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Mortgage interest rates in Spain

By Spectrum IFA
This article is published on: 27th June 2024

Mortgage Interest rate update – June 2024
On June 8th, the European Central Bank (ECB) announced the decision to lower interest rates, from 4.5% to 4.25%. It was as expected, with the institution itself pointing out for months in advance that June would likely be the time for a change.

Companies and governments will be able to continue financing themselves at a lower cost, having adjusted to interest rates that have reached their highest levels since 2001. The announced cut is of course marginal, especially in comparison with the dramatic increases from zero in July 2022 to 4.5% in September of last year – two years during which the cost of financing skyrocketed and banks turned off the credit tap.

Inflation is now showing signs of subsiding. The ECB’s objective was to cool the economy in order to stop the upward spiral in prices, and it seems to have succeeded – the inflation rate in the Eurozone reached a maximum of 10.6% in October 2022 and currently prices are growing at a more subdued rate of 2.6%, according to May data. At this level, it is close to the ECB target of 2%. The rate cut is designed to lower borrowing costs, thereby encouraging consumer spending and business investment. This increase in economic activity is expected to help balance inflationary pressures and move us further towards the ECB’s inflation target.

The Eurozone has recently been experiencing a noticeable slowdown in economic activity. Additionally, geopolitical tensions and trade uncertainties have exacerbated these economic challenges, prompting the ECB to act. This move aims to address the Eurozone’s slowing economic growth and persistent inflation concerns, reflecting the ECB’s strategic role in supporting economic stability. And, although economic growth has been anaemic (barely 0.4% in the euro zone in 2023), the ECB may have saved the economy from recession, understood as two consecutive quarters of negative growth.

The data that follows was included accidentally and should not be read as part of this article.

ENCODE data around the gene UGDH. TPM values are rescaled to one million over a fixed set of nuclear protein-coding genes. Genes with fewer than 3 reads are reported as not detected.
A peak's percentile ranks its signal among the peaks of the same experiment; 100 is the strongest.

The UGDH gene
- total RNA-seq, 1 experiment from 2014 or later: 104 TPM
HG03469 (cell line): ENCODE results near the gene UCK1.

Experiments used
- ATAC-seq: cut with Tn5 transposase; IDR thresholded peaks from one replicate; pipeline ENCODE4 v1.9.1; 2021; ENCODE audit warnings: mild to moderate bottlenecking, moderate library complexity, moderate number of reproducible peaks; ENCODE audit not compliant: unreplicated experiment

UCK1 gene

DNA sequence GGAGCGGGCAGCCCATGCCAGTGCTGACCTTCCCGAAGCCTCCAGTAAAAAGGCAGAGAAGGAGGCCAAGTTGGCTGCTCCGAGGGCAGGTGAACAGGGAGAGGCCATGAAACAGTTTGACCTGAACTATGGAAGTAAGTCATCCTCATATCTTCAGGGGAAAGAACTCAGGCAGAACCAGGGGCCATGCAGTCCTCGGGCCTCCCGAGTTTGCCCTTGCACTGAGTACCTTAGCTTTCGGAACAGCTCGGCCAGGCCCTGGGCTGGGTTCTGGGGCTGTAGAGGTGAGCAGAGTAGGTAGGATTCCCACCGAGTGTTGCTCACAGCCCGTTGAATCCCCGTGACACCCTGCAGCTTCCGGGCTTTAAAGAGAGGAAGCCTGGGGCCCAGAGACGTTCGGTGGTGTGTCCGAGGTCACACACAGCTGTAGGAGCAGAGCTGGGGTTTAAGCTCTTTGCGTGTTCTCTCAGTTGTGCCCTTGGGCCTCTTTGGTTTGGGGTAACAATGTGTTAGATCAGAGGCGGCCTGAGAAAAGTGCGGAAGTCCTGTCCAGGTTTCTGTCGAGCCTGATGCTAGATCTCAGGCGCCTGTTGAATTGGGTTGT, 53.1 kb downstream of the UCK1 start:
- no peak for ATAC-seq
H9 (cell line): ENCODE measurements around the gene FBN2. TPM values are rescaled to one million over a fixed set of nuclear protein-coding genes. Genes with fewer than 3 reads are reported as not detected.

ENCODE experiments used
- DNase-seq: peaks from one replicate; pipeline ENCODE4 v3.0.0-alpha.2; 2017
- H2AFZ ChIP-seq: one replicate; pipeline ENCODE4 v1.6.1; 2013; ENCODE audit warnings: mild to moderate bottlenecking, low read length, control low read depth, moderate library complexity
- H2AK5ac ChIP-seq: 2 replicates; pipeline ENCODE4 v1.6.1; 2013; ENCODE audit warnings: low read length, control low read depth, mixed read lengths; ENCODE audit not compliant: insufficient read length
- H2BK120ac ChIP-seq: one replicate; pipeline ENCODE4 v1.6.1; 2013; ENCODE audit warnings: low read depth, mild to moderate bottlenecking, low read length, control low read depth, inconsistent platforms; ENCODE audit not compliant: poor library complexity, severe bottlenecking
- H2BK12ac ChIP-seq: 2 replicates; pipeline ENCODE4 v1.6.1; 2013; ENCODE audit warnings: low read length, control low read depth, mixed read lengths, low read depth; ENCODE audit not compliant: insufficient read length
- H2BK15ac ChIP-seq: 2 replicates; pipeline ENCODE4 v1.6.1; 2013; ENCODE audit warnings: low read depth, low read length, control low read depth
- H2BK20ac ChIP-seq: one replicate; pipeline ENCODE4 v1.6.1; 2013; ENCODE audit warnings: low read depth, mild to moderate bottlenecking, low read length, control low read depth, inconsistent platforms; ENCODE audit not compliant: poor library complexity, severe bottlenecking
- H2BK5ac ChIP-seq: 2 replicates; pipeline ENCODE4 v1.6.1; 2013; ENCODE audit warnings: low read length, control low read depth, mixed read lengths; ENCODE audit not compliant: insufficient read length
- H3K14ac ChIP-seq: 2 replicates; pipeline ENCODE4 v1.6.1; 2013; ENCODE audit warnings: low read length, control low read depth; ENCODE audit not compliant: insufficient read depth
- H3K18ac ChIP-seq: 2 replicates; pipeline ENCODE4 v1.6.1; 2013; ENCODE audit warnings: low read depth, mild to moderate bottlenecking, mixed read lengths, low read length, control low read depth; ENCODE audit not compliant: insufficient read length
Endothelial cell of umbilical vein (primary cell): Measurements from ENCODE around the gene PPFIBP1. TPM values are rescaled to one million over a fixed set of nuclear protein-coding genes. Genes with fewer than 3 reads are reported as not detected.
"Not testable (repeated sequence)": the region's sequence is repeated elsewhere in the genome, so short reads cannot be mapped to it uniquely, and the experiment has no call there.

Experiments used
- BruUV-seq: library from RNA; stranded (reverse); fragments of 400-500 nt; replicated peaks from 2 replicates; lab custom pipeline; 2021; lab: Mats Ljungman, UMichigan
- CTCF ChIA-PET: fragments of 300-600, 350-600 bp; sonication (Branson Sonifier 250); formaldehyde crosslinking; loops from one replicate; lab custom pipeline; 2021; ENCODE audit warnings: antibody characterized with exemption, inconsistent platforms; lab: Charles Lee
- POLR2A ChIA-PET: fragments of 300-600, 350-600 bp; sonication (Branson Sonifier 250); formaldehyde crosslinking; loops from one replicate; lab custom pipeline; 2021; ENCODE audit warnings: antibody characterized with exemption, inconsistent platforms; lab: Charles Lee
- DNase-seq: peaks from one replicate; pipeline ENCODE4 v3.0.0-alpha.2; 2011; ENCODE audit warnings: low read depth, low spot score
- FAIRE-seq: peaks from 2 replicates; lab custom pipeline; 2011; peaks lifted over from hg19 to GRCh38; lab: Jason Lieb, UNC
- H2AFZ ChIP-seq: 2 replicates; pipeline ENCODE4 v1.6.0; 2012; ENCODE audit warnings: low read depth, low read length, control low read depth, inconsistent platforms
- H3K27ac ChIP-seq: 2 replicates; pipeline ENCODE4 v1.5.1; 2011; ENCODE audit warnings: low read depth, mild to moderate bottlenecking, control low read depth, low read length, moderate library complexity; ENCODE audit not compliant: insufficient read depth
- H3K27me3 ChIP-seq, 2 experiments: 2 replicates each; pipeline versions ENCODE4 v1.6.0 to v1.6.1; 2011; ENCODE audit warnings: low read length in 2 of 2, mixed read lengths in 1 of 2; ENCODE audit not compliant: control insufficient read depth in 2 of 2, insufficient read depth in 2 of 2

ECB President Christine Lagarde indicated that the ECB is prepared to implement further measures if necessary, depending on future economic direction. The central bank will continue to closely monitor key economic indicators, such as growth rates, inflation trends, and external economic factors, to guide its policy decisions. Mortgage interest rates in Spain have started to fall, which is good news for borrowers, but there is no certainty on the timing or the scale of future rate cuts.

Should you have any enquiries regarding the content of this article, or any other questions relating to mortgages in Spain, please do not hesitate to reach out to us for further information.
Patricia Nadal:

Article by Spectrum IFA

The Spectrum IFA Group is committed to providing a professional financial advice to the expat community in Europe. The Spectrum IFA Group operates in a number of jurisdictions with 12 offices in France, Spain, Italy, Switzerland, Luxembourg, Malta and Portugal with over 50 advisers.

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